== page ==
Published: Sat, July 14, 2018
Markets | By Otis Pena

Greyhound to discontinue service in Western Canada

Greyhound to discontinue service in Western Canada

Greyhound Canada will be closing its passenger bus and freight services in Manitoba, Alberta, and Saskatchewan (British Columbia will maintain a lone Vancouver-to-Seattle route).

In a statement, Greyhound Canada senior vice-president Stuart Kendrick said declining ridership in rural communities was one of several factors in the decision.

It also explains why Greyhound seemed content at its "temporary" bus station in some moose pasture (the VIA Rail terminal) out by the Yellowhead and 122 Street, having moved after the downtown bus station land was sold to Daryl Katz's ICE District development company.

Greyhound Canada's announcement to pull out of several provinces including British Columbia and Alberta on Monday has local politicians anxious about Oliver residents' accessibility to the rest of the country.

Greyhound Canada will be ending bus service in the Prairies and B.C.

"We never argued with that, we just said 'if that's what you feel is right.' Because we wanted to make sure that those employees were right", said Hargrave.

Ontario-based Kasper Transportation, which provides service to Northwest Ontario and Manitoba, announced expansion plans Tuesday.

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Declining ridership is the primary culprit, said Kendrick, who called the combination of declining ridership and increasing costs an "ongoing spiral" that's making it impossible for the company to continue operations.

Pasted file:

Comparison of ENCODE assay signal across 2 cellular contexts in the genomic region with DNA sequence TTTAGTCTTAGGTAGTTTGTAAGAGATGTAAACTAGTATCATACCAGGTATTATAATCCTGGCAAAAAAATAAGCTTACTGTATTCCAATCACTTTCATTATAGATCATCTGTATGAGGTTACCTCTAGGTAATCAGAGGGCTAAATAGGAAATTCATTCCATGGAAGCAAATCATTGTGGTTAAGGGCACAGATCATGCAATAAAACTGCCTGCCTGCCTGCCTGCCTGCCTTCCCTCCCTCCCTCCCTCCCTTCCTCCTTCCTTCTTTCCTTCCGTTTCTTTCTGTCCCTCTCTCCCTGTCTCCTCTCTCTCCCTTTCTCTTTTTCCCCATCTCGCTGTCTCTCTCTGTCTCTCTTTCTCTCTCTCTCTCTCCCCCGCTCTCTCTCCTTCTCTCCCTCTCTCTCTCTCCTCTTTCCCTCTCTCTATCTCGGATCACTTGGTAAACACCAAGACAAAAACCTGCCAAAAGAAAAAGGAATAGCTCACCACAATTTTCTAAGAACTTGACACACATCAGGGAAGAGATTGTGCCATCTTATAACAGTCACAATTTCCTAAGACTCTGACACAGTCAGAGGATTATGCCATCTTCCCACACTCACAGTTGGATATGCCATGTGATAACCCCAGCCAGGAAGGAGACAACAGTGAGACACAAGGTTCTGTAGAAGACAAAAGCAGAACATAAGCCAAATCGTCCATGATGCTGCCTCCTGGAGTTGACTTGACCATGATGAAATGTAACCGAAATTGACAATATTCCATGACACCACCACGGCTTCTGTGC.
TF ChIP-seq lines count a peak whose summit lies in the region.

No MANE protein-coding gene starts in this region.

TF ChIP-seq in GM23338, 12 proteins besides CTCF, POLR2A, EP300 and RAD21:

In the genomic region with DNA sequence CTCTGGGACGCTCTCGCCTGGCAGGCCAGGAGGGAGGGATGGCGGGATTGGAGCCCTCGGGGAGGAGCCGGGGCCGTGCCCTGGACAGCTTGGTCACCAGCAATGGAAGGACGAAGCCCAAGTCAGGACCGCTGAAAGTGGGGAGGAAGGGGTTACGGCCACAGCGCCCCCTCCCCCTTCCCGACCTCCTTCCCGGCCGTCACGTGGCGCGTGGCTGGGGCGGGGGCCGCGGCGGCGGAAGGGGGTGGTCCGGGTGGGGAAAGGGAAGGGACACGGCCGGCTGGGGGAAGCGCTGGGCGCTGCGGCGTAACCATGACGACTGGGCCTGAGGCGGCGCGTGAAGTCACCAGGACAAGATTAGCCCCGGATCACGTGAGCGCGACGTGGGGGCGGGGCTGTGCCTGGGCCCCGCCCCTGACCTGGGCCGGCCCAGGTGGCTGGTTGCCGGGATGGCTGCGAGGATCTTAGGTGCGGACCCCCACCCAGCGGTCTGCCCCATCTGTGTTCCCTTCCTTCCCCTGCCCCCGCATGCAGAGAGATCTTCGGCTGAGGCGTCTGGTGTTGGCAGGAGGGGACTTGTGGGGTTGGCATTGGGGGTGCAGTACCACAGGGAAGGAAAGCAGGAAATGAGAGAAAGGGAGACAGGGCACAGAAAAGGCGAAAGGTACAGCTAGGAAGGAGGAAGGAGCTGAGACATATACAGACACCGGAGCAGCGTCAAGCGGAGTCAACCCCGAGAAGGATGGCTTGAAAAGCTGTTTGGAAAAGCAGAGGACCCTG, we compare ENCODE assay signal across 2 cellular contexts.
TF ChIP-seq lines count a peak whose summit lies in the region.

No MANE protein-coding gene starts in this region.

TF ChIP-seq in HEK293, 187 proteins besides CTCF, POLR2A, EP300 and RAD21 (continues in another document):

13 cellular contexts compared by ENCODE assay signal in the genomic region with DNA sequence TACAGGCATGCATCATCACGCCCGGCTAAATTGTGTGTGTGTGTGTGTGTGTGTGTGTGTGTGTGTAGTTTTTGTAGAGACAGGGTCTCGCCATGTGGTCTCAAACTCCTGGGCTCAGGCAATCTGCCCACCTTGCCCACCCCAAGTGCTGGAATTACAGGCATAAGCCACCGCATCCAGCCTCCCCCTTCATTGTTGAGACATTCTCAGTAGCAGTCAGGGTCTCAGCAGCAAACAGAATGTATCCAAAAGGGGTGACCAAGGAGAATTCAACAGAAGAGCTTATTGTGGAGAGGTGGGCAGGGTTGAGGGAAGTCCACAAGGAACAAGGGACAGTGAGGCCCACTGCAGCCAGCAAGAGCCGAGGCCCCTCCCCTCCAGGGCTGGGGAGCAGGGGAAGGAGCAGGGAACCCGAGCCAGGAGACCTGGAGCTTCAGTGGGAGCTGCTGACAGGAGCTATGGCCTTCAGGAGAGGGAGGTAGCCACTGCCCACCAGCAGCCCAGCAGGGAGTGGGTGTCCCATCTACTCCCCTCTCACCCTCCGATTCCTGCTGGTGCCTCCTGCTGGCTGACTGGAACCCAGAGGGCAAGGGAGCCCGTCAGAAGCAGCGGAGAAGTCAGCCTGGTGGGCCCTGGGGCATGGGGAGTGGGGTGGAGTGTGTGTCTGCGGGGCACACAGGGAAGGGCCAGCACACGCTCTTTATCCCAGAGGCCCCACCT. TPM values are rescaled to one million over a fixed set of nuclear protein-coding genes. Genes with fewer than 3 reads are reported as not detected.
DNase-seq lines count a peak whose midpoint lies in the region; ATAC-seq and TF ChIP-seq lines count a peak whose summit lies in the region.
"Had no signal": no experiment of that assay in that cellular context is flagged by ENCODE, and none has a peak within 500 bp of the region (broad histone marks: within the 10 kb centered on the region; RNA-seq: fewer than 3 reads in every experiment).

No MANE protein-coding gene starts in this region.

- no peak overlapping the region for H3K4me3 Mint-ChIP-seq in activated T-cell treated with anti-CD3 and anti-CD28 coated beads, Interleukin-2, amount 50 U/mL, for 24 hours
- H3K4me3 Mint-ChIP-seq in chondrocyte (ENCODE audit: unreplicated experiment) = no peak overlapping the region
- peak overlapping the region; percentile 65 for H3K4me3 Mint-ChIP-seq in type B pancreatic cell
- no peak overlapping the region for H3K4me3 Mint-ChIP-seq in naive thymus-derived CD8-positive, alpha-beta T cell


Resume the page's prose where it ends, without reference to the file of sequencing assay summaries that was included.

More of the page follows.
Without intervention from other bus operators as well as federal and provincial governments, Cassidy said the "ad hoc" services that he thinks will surely crop up in Greyhound's absence will be insufficient. The only route remaining will be in British Columbia, a USA -run service between Vancouver and Seattle.

The Minister has assured the public that she will be sitting down with the local government, other service providers and the private sector in an attempt to re-establish bus routes that will no longer be available after October 31.

Maritime's business model is built around other transport services such as chartering, tour groups, and municipal services in addition to fixed regional routes.

The issue of transportation along that route, which includes the notorious stretch of B.C.'s Highway 16 known as the Highway of Tears, was a major point of contention last fall during hearings at the national inquiry for missing and murdered Indigenous women and girls, where a number of women have gone missing.

After Greyhound's latest announcement, the B.C. Minister of Transportation said she hoped private operators would be able to replace Greyhound in the rest of the province.

The name has been synonymous with getting around in much of Canada, but Greyhound now says it is just not financially viable any longer.

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